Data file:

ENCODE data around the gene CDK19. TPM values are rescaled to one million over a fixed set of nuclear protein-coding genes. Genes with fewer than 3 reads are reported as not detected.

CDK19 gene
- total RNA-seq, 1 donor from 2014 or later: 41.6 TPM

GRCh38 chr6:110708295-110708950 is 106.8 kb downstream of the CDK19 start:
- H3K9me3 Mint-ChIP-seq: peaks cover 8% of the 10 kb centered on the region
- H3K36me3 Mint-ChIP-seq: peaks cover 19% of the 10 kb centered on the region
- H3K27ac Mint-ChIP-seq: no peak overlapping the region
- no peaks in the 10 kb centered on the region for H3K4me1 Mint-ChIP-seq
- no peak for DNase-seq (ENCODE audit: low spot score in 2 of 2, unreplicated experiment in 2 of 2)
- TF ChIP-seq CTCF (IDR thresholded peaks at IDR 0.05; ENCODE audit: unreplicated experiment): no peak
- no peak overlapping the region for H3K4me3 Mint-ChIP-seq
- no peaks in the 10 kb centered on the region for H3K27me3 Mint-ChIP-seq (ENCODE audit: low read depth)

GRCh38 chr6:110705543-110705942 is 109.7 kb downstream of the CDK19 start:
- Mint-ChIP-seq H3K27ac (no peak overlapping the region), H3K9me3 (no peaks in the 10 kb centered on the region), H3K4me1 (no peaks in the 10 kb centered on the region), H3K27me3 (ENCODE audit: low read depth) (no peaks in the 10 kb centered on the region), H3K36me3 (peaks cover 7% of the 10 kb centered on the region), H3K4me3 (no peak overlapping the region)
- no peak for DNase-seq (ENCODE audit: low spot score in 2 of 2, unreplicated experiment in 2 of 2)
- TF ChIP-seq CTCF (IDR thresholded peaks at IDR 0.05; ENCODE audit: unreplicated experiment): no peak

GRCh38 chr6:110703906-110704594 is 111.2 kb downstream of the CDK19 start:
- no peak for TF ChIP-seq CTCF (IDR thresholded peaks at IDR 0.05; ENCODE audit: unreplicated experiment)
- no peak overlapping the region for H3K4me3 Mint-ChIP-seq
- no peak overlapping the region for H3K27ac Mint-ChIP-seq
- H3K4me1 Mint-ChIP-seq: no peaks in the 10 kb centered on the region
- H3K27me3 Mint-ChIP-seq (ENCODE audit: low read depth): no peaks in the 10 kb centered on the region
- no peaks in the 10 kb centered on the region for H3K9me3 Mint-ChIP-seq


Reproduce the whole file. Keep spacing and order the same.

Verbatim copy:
ENCODE data around the gene CDK19. TPM values are rescaled to one million over a fixed set of nuclear protein-coding genes. Genes with fewer than 3 reads are reported as not detected.

CDK19 gene
- total RNA-seq, 1 donor from 2014 or later: 41.6 TPM

GRCh38 chr6:110708295-110708950 is 106.8 kb downstream of the CDK19 start:
- H3K9me3 Mint-ChIP-seq: peaks cover 8% of the 10 kb centered on the region
- H3K36me3 Mint-ChIP-seq: peaks cover 19% of the 10 kb centered on the region
- H3K27ac Mint-ChIP-seq: no peak overlapping the region
- no peaks in the 10 kb centered on the region for H3K4me1 Mint-ChIP-seq
- no peak for DNase-seq (ENCODE audit: low spot score in 2 of 2, unreplicated experiment in 2 of 2)
- TF ChIP-seq CTCF (IDR thresholded peaks at IDR 0.05; ENCODE audit: unreplicated experiment): no peak
- no peak overlapping the region for H3K4me3 Mint-ChIP-seq
- no peaks in the 10 kb centered on the region for H3K27me3 Mint-ChIP-seq (ENCODE audit: low read depth)

GRCh38 chr6:110705543-110705942 is 109.7 kb downstream of the CDK19 start:
- Mint-ChIP-seq H3K27ac (no peak overlapping the region), H3K9me3 (no peaks in the 10 kb centered on the region), H3K4me1 (no peaks in the 10 kb centered on the region), H3K27me3 (ENCODE audit: low read depth) (no peaks in the 10 kb centered on the region), H3K36me3 (peaks cover 7% of the 10 kb centered on the region), H3K4me3 (no peak overlapping the region)
- no peak for DNase-seq (ENCODE audit: low spot score in 2 of 2, unreplicated experiment in 2 of 2)
- TF ChIP-seq CTCF (IDR thresholded peaks at IDR 0.05; ENCODE audit: unreplicated experiment): no peak

GRCh38 chr6:110703906-110704594 is 111.2 kb downstream of the CDK19 start:
- no peak for TF ChIP-seq CTCF (IDR thresholded peaks at IDR 0.05; ENCODE audit: unreplicated experiment)
- no peak overlapping the region for H3K4me3 Mint-ChIP-seq
- no peak overlapping the region for H3K27ac Mint-ChIP-seq
- H3K4me1 Mint-ChIP-seq: no peaks in the 10 kb centered on the region
- H3K27me3 Mint-ChIP-seq (ENCODE audit: low read depth): no peaks in the 10 kb centered on the region
- no peaks in the 10 kb centered on the region for H3K9me3 Mint-ChIP-seq